Monday, December 12, 2011

SERVE: Embody the Values

It's finally time for the last post in the SERVE series. I hope you've learned a lot from the SERVE concept. If you don't see a way to apply it to your life, I encourage you to look twice. You don't have to be in a position of authority to be a leader. In fact, some of the best examples of a great leader are found not by those in authoritative positions, but by those in humble and lowly positions. That said, I'd like to jump in to the last concept of SERVE: the second E.

The second E stands for Embody the Values.

See the Future
Engage and Develop Others
Reinvent Continuously
Value Results and Relationships
Embody the Values

I can summarize this whole concept in one sentence with the maxim, "Be what you preach." This concept has everything to do with character, integrity, and trust. In order to be a servant leader, you must have character, integrity, and the trust of those you are leading.

Your character and integrity are defined by who you are behind close doors. These are perhaps two of the most important, if not the most important, characteristics of a servant leader. Unfortunately, in today's society, they've been thrown away. Many people have fallen because of a lack of integrity and character. Go back in time a few years and remember the great Michael Vick scandal. He was one of the NFL's most prolific quarterbacks, but it was revealed that he was responsible for an underground dog-fighting organization. He was to blame for the death, torture, and horrible mistreatment of dozens of dogs. He had no character. The country was in an uproar over what he had done and nobody liked him. What he did behind close doors was evil, monstrous, and not to mention, illegal. And he paid dearly for his crime and lack of character.

On the other hand, look at a man with impeccable integrity: Tony Dungy. There is hardly a more loved and respected man in the NFL world. I lived in Indianapolis for several years during his tenure as head coach of the Colts, and his character and trust was legendary. As a result, he had the trust of his players, coaches, and the Colts organization. He was trusted to and had freedom to lead and make decisions as he saw fit. He had integrity.

What you do behind closed doors greatly impacts who you are out in public. King David learned this lesson the hard way. He had the reputation of being the guy after God's own heart. But his lack of integrity cost him. He had an affair, got the girl pregnant, and murdered her husband (one of his finest generals, by the way) just to cover it up. But God sees everything and knew what happened. He had his prophet Nathan rebuke King David, and David realized what he had done. David's lack of integrity greatly embarrased him and even cost him the life of that child. But he learned his lesson. In Psalm 42:15, David wrote, "Because of my integrity you uphold me and set me in your presence forever."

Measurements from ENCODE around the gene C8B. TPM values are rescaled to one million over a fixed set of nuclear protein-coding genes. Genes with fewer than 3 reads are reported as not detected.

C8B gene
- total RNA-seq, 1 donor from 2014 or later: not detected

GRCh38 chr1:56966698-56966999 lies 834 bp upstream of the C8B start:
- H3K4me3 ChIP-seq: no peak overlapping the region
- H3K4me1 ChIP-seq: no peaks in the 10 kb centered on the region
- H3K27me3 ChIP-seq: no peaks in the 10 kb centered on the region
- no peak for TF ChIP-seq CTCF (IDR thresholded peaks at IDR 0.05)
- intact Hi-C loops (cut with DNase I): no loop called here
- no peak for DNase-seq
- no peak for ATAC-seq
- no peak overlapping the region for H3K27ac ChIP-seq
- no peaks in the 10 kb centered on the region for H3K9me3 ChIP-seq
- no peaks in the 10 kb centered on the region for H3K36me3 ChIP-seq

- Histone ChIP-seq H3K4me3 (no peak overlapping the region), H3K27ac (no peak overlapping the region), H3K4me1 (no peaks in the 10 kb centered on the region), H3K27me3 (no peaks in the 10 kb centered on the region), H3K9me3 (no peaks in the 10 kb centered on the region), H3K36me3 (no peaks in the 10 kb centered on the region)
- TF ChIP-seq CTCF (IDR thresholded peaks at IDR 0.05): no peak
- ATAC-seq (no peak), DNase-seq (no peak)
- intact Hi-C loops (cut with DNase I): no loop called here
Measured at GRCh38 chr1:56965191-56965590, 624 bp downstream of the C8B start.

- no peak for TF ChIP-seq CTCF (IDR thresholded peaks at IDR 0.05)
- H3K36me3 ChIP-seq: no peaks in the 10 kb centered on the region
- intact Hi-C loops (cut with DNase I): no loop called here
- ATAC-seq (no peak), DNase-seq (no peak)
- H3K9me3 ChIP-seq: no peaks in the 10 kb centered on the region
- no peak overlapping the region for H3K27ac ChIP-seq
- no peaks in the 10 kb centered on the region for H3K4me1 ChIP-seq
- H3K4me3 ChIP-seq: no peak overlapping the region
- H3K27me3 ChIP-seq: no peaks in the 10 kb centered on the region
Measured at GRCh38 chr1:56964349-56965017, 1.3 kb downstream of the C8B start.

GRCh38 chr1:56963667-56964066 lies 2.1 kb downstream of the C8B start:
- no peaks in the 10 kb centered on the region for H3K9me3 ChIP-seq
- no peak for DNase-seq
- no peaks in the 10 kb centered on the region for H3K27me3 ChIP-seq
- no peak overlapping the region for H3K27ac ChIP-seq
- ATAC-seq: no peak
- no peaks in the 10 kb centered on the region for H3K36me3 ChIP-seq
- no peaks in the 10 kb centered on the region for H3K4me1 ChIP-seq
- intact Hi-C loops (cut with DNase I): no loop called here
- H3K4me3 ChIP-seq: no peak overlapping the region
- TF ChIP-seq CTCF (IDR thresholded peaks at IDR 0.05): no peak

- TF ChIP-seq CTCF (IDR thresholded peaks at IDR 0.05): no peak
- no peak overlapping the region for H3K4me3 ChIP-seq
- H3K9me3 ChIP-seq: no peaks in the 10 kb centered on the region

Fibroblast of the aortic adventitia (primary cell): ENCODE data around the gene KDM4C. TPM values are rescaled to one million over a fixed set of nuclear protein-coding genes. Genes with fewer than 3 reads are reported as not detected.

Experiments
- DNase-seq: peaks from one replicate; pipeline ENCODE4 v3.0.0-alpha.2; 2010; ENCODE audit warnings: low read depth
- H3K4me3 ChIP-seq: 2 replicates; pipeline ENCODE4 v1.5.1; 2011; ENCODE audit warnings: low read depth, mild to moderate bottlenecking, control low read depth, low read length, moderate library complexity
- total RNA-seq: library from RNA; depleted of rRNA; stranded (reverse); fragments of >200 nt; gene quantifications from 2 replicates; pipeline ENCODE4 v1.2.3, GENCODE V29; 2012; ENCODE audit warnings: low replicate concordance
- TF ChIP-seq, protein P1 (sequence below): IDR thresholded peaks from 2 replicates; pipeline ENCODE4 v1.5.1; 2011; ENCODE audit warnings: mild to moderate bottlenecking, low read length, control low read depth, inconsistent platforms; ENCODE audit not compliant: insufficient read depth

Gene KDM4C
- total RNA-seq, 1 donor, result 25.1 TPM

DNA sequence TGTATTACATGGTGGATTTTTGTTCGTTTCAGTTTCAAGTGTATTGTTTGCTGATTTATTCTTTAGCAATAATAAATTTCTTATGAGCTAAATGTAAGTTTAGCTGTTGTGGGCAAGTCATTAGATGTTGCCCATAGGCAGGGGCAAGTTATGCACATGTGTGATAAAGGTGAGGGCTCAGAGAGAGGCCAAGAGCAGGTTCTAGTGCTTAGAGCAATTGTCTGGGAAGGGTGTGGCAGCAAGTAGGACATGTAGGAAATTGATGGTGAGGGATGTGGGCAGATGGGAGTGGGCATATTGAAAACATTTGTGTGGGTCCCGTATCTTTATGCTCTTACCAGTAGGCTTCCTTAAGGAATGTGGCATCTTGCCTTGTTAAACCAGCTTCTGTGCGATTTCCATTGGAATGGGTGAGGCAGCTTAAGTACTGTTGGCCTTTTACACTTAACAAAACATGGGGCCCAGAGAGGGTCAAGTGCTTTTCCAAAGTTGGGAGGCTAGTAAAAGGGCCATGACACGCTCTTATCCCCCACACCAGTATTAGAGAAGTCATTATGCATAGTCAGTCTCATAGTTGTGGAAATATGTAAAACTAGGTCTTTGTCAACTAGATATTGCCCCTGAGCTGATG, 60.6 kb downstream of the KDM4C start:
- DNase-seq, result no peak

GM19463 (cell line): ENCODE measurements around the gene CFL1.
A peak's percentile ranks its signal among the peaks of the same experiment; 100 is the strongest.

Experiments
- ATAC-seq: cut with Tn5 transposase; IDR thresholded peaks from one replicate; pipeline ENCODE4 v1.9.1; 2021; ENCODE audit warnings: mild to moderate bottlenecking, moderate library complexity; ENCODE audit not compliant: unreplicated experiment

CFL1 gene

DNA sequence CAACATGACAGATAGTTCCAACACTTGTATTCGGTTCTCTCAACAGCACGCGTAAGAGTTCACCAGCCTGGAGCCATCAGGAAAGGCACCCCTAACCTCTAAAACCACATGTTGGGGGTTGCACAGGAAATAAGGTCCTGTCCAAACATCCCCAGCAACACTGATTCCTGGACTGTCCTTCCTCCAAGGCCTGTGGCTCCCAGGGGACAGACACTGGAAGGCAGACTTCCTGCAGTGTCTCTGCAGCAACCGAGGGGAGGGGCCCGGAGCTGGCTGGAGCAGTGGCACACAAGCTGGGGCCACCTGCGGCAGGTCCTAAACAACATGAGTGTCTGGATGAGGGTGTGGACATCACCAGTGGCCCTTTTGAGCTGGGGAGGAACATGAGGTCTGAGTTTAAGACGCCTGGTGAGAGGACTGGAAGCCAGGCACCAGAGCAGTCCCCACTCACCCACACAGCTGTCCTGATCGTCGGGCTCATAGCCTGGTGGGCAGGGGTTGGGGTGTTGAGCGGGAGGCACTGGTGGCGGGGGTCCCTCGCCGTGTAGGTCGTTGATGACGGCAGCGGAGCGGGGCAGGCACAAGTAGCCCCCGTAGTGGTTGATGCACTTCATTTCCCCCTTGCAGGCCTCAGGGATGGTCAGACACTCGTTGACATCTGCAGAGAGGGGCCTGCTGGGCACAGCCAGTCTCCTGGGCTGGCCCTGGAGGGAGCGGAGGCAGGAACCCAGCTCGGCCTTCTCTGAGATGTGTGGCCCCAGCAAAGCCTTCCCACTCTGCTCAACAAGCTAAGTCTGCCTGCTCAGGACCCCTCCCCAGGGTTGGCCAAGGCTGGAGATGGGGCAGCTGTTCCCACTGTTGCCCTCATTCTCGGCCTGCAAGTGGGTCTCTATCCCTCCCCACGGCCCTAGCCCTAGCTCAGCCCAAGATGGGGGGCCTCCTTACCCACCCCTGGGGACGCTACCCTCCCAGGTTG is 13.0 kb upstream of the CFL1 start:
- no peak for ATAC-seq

You can find a lot of verses about integrity in Proverbs. Proverbs 10:9 says, "Whoever walks in integrity walks securely, but whoever takes crooked paths will be found out." Proverbs 11:3 says, "The integrity" of the upright guides them, but the unfaithful are destroyed by their duplicity." Proverbs 13:6 says, "Righteousness guards the person of integrity, but wickedness overthrows the sinner."

Of course, Jesus also displayed character and integrity, more so than anyone else. He was the perfect servant leader, so let's look how he had character and integrity. Matthew 12:14 records how some Pharisees and Herodians described Jesus' integrity. They said, "Teacher, we know that you are a man of integrity. You aren’t swayed by others, because you pay no attention to who they are; but you teach the way of God in accordance with the truth." That's what it means to be a man of integrity and of character.

But it's not easy to have character and integrity. You have to be determined, focused, and unwilling to compromise. You do have to pay a price for character and integirty, and that's surrendering your right to do what you want. Sometimes you have to do what's right and best for others than what you want to do and what's best for you. So why would you want to be a man of integrity? What's your motivation? As Jim Elliot said, "He is no fool who gives what he cannot keep to gain what he cannot lose." In other words, though the price is high, the reward is even higher. Choose to be a man of integrity and character because that man will be trusted. A man of integrity will have the trust, devotion, and loyalty of his followers and his supervisors. That ultimately is why it is better to be a man of integrity. As George MacDonald once said, "To be trusted is a greater compliment than to be loved." I believe that everything rises and falls on leadership. If a leader cannot be trusted, he cannot lead. The Secret taught me that, "You must gain the trust of your people. If you don't have their trust,you'll never be a great leader." A man of integrity not only talks the talk, but he walks the talk. He is what he preaches. He follows the rules, guidelines, and expectations that he sets for his team.

To be a leader, you must be trusted. That's why it's so important to have character and integrity.

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